I find myself channeling Seth Meyers "Really?" segments from his days on SNL. Case in point:
How long have my students had to read the first 80 pages (10 chapters) of the book? Assigned in chunks starting 2/24. Class canceled last Wednesday (spouse was ill and unable to take care of puppy and 5-year old son) and I emailed instructions to keep reading and be prepared for class today (they also had an essay to finish and upload by 11:00 pm Sunday night).
Today in the first class, 12/24 (50%) were present and prepared for the small group work on analyzing pairs of chapters. In the second class, 14/23 (60%). Between the two sections, I sent 13 students on their way to read and complete the day's group worksheet on their own (I'll give them half credit if they show up next class with it done).
They had 2 weeks to read 80 pages, and the paper (4 pages) has been done in stages over the last 3 weeks, including a full rough draft due a week ago for peer workshop. Eight students were absent, and 5 showed up with 2 pages.
I know I'm at an open access institution, but how much more am I supposed to dumb this down?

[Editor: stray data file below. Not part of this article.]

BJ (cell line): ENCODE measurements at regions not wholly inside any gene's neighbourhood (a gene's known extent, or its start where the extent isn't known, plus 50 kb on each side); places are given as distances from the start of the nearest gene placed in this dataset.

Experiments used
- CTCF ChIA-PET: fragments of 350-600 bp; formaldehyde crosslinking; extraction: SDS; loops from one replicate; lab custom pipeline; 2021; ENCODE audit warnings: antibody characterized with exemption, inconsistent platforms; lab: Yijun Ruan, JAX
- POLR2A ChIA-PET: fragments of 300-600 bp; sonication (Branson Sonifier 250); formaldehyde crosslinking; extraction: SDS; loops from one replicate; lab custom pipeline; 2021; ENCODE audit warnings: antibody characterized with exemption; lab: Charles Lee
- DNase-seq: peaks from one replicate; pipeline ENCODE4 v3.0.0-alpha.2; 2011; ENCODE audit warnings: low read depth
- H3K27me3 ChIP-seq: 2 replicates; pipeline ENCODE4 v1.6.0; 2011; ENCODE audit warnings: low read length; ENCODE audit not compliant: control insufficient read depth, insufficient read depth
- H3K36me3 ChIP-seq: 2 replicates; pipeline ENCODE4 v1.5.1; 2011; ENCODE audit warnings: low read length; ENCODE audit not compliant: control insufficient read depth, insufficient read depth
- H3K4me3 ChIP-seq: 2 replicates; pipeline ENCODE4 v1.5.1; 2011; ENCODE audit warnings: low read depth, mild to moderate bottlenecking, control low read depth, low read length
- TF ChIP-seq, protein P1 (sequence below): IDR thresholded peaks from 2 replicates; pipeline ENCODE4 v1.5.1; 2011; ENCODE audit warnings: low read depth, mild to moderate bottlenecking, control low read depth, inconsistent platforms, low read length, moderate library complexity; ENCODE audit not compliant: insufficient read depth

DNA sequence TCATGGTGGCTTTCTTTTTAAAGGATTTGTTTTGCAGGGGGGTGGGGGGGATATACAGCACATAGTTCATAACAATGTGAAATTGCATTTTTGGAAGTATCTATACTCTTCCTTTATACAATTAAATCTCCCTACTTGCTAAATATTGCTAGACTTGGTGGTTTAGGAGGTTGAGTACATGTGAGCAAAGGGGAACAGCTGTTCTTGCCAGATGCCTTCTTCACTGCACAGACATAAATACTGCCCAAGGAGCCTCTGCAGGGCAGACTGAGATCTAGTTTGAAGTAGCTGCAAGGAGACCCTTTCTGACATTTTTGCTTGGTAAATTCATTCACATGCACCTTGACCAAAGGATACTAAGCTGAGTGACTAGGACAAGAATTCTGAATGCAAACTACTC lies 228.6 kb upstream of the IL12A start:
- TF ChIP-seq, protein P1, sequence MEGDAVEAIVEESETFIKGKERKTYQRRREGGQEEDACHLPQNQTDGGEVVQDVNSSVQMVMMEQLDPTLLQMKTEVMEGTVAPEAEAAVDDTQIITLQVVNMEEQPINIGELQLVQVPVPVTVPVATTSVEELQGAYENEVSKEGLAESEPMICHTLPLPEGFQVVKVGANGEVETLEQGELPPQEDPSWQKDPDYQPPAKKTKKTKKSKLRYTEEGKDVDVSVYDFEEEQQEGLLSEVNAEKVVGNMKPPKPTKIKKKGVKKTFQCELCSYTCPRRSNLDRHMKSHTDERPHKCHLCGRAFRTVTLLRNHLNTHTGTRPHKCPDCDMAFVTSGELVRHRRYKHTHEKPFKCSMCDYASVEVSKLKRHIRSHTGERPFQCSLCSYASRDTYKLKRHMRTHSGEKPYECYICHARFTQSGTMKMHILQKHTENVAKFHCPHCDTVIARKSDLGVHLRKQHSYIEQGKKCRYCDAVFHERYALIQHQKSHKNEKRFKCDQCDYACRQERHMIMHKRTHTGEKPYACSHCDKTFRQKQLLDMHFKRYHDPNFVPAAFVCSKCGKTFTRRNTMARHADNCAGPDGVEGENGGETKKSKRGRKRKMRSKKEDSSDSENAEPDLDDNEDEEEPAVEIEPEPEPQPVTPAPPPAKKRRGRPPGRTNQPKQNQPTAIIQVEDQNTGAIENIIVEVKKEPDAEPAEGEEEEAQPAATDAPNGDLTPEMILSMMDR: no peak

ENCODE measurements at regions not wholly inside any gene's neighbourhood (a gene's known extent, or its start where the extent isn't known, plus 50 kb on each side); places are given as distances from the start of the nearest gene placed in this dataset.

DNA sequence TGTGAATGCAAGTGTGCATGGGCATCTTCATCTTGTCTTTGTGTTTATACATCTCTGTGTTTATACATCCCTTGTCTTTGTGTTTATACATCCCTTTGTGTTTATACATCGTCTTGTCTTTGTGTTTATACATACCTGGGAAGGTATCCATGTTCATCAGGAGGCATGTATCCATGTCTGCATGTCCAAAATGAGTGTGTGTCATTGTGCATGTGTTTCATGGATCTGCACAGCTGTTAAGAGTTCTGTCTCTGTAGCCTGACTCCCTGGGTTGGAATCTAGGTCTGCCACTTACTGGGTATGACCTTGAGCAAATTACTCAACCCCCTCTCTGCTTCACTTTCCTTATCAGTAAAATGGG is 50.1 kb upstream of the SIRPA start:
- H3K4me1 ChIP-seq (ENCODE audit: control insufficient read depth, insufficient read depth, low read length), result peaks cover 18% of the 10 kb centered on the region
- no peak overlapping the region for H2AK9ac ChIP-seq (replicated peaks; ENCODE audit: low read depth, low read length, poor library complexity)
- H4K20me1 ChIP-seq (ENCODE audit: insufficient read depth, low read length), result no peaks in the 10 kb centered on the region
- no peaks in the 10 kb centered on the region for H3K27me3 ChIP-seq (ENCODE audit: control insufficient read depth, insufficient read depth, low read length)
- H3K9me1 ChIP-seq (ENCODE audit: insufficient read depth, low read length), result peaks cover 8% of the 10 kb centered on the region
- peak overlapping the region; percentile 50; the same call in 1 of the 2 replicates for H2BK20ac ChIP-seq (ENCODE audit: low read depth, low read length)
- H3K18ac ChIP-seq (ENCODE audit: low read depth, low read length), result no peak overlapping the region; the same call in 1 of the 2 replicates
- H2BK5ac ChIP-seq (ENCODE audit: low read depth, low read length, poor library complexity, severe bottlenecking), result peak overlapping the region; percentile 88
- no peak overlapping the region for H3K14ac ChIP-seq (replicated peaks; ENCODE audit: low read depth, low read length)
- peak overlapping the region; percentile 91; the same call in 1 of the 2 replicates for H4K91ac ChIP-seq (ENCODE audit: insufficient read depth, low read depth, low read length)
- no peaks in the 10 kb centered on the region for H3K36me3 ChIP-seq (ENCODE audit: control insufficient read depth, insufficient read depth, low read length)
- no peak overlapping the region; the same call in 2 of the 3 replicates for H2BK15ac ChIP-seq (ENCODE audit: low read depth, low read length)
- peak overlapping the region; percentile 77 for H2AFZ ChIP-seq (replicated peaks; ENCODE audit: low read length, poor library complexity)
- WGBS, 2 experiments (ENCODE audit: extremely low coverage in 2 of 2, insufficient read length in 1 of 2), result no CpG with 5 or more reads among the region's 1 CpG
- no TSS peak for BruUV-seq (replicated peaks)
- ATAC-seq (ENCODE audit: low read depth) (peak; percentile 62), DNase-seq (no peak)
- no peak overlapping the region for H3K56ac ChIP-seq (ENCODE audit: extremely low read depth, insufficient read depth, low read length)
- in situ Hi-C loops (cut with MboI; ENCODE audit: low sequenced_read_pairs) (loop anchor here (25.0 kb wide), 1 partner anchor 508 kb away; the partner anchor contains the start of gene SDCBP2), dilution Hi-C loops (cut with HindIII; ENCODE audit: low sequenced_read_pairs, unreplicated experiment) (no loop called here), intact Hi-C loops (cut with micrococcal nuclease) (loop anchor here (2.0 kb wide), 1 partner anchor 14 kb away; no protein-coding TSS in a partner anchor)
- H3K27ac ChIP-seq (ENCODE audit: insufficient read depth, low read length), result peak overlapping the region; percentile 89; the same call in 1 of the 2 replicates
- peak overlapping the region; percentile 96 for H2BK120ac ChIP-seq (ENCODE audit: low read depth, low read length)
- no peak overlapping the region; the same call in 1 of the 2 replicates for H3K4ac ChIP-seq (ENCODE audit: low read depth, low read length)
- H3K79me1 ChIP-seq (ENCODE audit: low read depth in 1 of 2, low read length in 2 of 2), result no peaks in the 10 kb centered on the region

Do they really expect to get through 4 years of college doing nothing?
Seven of the DNRs (Did Not Reads) are currently failing and three more are in the D range. Only three of the DNRs are currently earning a passing grade, and they're all in the C range.
I have a bunch of low-stakes assessments designed to help them get their feet under them at the start of the semester, because once we get to this point, we're shifting toward all-out sprint. They have another paper coming, plus a major research project with many moving parts (and that comprises about a third of their final grades). They're not doing the low-stakes assessments, the ones recommended by current pedagogy and designed to help them find and catch their mistakes before they turn in the high-stakes stuff. The ones that, taken together, as stated on the syllabus, equal a paper grade.
What else am I supposed to do? Everyone at my institution is screaming about retention rates, and I'm sitting here in my office going, Why would we want to retain these people?